Fuel: Here's the Math

If you want to calculate the energy required to accelerate your spaceship to a particular speed, here’s how. 

First, you need to calculate a numerical value called gamma (). Gamma depends on how fast something is going. You calculate it with the following equation:

        

Once you have gamma, you can figure out how much energy you need with this equation:

        

where m0 is the rest mass of the object.

Using this equation, you can calculate the energy required to accelerate your 1000-kilogram spaceship to 0.99 times the speed of light. First, you need to calculate  by plugging the appropriate values into the equation. Note that the speed of light is approximately 300 000 kilometers per second, or 3 x 108 meters per second.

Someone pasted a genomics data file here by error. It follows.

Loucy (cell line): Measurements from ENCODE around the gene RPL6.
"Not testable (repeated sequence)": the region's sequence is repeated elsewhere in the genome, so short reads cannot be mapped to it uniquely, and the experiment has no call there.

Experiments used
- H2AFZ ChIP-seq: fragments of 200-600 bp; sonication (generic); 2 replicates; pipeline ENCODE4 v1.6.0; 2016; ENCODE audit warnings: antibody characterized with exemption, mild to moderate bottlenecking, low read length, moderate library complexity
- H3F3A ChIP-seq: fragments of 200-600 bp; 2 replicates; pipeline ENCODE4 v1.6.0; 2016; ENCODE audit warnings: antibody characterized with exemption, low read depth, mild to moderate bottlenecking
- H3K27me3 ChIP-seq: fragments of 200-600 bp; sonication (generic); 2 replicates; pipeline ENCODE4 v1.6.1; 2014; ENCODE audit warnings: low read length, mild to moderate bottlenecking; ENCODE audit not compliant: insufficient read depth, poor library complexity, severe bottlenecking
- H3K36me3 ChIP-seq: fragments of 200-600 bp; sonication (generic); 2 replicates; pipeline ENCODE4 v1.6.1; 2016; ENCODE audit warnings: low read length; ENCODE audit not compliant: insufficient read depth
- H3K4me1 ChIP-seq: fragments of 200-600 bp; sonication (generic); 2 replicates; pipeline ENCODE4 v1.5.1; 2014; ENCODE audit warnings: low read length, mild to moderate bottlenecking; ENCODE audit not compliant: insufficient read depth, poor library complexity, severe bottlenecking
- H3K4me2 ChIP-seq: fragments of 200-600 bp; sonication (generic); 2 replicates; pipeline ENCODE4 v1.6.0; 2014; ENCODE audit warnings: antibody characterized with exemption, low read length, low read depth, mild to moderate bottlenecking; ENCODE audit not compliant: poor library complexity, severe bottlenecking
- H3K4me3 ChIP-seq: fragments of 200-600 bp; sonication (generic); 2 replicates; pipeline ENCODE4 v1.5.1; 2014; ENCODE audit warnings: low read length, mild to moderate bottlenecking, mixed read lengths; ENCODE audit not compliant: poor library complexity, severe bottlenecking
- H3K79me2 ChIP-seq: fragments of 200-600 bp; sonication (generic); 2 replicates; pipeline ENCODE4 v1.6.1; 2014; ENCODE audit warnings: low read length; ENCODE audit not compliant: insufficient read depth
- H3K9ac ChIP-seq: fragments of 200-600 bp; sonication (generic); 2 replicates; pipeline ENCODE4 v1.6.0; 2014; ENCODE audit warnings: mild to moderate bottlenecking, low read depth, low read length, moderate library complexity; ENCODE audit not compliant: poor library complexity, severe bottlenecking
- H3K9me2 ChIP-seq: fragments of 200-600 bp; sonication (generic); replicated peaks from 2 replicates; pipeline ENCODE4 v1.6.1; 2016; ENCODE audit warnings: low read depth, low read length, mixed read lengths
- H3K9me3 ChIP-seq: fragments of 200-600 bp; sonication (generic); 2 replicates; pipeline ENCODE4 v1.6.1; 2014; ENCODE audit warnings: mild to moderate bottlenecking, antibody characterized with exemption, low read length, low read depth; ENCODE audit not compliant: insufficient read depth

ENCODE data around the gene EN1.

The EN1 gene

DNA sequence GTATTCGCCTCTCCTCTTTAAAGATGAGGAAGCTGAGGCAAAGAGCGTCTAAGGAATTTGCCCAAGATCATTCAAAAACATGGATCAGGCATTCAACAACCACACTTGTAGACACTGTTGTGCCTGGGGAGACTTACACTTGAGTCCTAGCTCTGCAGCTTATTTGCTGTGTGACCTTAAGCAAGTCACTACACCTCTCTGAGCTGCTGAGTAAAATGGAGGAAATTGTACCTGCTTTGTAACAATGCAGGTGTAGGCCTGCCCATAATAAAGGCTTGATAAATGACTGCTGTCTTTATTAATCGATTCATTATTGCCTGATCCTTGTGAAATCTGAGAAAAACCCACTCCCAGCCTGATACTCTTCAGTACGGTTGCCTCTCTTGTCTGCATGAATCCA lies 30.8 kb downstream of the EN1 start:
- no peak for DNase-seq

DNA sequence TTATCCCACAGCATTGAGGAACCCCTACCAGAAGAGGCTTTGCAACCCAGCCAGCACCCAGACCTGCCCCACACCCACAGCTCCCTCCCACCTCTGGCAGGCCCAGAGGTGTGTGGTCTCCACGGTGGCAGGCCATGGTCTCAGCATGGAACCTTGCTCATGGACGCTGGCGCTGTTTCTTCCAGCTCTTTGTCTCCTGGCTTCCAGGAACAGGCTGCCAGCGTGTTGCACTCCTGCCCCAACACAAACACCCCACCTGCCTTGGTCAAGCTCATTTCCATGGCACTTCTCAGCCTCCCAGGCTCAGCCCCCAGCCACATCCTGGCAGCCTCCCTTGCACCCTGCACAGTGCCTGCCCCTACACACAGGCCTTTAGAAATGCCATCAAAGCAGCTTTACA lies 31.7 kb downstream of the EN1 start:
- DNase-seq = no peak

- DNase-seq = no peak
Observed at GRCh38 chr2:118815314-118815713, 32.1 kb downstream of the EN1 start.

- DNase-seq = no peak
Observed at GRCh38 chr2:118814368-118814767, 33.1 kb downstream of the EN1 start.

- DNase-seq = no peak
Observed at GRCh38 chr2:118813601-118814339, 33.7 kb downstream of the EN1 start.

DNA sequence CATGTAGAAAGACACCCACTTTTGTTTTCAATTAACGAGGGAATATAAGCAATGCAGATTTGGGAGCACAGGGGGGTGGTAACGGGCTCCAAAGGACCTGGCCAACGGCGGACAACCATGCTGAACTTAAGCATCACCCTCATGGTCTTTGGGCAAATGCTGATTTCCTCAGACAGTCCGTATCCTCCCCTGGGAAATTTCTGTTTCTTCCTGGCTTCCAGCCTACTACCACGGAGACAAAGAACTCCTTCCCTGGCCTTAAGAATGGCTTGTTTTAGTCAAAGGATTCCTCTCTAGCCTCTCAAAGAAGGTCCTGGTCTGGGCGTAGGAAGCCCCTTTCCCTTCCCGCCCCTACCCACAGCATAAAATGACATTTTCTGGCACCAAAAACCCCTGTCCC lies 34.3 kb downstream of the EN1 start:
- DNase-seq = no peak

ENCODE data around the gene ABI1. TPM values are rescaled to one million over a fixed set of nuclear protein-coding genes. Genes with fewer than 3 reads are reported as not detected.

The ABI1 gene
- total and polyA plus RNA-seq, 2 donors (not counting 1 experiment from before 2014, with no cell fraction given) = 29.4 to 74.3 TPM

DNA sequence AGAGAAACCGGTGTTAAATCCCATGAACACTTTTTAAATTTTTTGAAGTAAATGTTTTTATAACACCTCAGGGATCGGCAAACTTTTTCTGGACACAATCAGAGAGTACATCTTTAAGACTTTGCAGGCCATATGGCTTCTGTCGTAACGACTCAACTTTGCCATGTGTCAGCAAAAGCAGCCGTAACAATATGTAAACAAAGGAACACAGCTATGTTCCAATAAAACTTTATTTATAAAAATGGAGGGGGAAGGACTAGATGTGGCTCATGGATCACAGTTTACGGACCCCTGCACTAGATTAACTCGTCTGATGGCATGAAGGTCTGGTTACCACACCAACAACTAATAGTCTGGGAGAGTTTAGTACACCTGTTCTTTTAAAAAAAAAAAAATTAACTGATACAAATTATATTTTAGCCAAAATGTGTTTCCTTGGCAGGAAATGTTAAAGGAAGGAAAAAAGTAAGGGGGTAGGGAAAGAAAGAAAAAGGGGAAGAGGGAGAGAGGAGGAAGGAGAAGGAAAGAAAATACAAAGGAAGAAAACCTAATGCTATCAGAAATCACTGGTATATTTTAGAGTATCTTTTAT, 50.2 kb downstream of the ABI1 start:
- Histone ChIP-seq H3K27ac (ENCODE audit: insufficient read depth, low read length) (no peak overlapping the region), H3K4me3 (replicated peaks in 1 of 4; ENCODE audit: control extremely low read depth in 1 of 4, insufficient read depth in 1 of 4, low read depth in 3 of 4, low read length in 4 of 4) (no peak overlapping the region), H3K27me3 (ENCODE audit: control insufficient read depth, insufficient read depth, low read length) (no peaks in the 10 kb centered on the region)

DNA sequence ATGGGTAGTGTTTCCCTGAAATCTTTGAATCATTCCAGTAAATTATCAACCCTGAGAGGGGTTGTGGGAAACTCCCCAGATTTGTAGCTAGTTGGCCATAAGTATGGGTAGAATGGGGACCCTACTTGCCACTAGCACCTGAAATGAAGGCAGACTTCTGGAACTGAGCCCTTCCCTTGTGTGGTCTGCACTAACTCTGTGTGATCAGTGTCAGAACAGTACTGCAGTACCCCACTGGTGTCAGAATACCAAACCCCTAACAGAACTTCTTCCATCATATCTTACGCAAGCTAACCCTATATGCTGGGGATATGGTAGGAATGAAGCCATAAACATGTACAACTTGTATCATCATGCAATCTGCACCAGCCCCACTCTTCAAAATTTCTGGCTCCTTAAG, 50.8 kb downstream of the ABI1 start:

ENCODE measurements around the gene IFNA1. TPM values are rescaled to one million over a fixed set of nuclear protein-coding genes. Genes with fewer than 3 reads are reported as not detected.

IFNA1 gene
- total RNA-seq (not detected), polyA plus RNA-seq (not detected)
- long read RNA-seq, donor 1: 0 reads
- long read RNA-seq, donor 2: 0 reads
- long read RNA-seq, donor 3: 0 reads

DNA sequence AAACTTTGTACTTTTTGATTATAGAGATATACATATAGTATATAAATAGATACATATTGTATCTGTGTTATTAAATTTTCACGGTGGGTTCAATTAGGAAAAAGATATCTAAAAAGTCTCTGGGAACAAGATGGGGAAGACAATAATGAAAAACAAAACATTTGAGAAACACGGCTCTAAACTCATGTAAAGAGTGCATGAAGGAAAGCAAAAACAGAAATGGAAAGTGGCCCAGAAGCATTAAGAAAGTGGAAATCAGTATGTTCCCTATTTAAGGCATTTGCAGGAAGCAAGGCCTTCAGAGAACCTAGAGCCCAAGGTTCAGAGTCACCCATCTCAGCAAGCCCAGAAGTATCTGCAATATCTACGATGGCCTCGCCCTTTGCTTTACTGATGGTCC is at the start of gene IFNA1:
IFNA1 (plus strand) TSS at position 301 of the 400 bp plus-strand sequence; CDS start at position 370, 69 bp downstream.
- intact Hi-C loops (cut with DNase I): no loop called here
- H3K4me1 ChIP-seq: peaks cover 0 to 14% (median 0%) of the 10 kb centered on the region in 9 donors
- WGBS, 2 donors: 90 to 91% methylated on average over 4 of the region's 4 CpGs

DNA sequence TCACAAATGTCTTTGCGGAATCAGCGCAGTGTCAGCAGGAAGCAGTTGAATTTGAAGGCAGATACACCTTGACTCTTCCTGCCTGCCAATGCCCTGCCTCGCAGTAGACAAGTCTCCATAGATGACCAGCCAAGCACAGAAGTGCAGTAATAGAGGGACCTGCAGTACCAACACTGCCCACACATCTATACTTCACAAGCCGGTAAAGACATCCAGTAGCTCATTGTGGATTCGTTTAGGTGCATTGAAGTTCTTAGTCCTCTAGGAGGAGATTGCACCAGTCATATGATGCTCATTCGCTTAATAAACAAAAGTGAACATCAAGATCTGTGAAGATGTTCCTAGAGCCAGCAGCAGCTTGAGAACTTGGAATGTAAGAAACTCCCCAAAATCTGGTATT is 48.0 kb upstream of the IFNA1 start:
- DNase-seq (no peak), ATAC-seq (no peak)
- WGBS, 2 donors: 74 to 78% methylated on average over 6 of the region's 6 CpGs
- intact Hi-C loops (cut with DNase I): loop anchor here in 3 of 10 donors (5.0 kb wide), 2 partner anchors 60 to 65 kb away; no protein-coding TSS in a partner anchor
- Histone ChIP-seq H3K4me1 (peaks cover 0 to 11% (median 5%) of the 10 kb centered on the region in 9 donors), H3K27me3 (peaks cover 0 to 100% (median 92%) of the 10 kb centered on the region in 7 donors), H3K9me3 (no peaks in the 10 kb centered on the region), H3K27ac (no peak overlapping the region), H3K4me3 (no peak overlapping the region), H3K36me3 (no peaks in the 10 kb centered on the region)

Then you use  to compute the required energy. 

           

That’s 550 million million million joules (J) —about five times the total energy used in the United States in one year. Named after British physicist James P. Joule, a joule (rhymes with “pool”) is a unit that measures energy or work. That’s what it takes to accelerate your spaceship to 0.99 times the speed of light.

 

 


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